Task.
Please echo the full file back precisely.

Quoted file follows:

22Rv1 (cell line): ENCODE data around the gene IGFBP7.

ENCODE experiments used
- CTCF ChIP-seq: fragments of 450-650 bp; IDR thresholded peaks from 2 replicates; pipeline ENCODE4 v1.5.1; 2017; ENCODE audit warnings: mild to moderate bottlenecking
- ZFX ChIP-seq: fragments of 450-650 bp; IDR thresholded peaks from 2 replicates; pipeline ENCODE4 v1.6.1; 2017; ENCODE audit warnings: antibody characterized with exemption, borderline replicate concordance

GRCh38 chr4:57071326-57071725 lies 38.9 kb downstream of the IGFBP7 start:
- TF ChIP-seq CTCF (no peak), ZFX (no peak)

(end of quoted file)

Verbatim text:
22Rv1 (cell line): ENCODE data around the gene IGFBP7.

ENCODE experiments used
- CTCF ChIP-seq: fragments of 450-650 bp; IDR thresholded peaks from 2 replicates; pipeline ENCODE4 v1.5.1; 2017; ENCODE audit warnings: mild to moderate bottlenecking
- ZFX ChIP-seq: fragments of 450-650 bp; IDR thresholded peaks from 2 replicates; pipeline ENCODE4 v1.6.1; 2017; ENCODE audit warnings: antibody characterized with exemption, borderline replicate concordance

GRCh38 chr4:57071326-57071725 lies 38.9 kb downstream of the IGFBP7 start:
- TF ChIP-seq CTCF (no peak), ZFX (no peak)